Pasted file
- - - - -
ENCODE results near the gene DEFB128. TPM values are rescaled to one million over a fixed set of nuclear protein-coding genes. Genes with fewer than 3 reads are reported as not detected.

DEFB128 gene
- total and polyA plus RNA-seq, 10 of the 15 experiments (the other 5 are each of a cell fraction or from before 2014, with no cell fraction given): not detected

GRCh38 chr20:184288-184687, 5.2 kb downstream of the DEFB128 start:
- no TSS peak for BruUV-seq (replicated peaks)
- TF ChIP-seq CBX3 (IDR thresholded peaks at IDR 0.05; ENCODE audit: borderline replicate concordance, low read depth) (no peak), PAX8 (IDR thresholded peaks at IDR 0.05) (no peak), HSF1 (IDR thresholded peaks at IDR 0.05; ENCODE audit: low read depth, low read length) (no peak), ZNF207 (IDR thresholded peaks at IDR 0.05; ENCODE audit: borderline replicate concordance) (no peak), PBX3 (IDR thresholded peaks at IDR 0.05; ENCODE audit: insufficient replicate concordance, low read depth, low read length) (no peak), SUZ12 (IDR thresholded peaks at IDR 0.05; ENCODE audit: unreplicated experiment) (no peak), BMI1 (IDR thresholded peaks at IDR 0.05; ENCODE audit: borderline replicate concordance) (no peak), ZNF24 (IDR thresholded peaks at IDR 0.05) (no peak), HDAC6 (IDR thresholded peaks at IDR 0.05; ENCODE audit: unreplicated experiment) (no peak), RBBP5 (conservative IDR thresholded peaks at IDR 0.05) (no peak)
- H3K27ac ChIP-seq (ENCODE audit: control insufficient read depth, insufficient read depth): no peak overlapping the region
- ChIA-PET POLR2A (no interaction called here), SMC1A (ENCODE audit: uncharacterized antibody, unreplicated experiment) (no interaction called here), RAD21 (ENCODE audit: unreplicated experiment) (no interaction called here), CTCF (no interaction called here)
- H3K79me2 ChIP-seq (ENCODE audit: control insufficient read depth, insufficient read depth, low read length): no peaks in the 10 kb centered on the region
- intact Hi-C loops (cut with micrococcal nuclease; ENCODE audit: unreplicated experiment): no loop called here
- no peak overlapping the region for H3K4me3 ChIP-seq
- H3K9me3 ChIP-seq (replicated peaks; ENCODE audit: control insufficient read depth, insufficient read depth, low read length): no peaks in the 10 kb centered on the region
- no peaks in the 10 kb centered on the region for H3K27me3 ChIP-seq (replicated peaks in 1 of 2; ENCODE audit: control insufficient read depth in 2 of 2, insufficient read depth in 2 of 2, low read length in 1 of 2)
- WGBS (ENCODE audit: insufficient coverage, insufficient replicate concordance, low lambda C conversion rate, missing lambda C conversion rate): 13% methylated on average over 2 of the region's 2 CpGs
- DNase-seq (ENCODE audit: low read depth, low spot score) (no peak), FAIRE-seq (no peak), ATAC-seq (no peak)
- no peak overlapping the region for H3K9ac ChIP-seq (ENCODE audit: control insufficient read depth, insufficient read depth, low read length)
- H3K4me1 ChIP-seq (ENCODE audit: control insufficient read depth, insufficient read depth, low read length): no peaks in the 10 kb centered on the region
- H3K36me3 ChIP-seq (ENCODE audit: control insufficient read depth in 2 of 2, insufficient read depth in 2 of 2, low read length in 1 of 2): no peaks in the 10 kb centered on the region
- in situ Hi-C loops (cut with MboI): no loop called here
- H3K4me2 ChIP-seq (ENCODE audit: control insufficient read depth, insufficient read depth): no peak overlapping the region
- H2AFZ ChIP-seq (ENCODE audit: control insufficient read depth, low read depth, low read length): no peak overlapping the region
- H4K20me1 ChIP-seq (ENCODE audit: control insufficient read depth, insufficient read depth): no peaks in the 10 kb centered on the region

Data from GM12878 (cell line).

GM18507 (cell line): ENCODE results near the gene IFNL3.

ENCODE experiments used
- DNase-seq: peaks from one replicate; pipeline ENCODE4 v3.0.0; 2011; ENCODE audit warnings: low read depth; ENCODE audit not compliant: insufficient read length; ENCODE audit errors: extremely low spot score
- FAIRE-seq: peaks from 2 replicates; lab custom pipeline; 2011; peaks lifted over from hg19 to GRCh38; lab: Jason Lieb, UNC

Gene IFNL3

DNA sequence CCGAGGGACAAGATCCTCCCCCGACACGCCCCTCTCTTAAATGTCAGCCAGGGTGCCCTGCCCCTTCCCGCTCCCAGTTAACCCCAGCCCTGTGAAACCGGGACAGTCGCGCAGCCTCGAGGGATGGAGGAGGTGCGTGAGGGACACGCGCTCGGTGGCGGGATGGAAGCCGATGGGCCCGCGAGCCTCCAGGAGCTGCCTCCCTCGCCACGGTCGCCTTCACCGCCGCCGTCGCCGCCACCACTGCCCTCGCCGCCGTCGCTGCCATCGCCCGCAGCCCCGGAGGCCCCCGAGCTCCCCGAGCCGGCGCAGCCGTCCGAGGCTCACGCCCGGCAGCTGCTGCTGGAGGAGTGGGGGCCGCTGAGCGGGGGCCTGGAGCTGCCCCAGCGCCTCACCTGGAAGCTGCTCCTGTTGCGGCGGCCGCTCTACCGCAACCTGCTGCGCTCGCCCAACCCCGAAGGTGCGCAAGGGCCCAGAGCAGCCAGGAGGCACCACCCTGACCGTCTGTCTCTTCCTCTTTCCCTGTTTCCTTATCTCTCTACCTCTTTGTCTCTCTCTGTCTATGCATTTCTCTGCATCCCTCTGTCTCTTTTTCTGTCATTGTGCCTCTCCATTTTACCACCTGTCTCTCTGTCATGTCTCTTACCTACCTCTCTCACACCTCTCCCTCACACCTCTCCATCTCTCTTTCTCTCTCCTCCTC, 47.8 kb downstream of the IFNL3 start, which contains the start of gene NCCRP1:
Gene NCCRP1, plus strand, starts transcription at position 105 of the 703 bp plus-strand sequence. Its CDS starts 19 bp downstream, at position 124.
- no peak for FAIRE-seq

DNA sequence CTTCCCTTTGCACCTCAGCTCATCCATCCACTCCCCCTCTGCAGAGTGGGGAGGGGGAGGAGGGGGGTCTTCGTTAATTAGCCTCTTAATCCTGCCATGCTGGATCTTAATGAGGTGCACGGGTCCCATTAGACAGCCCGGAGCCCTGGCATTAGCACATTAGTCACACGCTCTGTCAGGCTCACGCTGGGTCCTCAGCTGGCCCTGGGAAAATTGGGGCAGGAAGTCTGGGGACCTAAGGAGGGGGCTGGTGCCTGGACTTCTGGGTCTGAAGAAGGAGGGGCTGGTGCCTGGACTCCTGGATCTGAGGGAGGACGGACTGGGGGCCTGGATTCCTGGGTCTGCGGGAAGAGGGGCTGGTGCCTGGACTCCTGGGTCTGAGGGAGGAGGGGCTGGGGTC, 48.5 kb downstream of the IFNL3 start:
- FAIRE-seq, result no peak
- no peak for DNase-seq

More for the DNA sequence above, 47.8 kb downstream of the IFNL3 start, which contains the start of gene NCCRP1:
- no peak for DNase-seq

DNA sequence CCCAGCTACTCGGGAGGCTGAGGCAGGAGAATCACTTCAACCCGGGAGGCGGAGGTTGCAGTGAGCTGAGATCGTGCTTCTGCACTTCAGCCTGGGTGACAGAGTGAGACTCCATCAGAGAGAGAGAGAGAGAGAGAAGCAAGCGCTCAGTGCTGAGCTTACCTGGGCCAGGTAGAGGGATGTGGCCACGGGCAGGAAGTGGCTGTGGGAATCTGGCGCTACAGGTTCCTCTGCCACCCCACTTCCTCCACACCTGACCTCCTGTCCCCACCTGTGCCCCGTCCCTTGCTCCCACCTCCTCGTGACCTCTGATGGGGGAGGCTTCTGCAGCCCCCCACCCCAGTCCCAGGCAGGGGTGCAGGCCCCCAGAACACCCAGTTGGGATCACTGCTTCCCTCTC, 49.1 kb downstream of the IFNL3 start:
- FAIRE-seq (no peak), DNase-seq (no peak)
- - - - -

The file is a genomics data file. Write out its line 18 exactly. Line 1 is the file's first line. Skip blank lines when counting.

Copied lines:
- H3K36me3 ChIP-seq (ENCODE audit: control insufficient read depth in 2 of 2, insufficient read depth in 2 of 2, low read length in 1 of 2): no peaks in the 10 kb centered on the region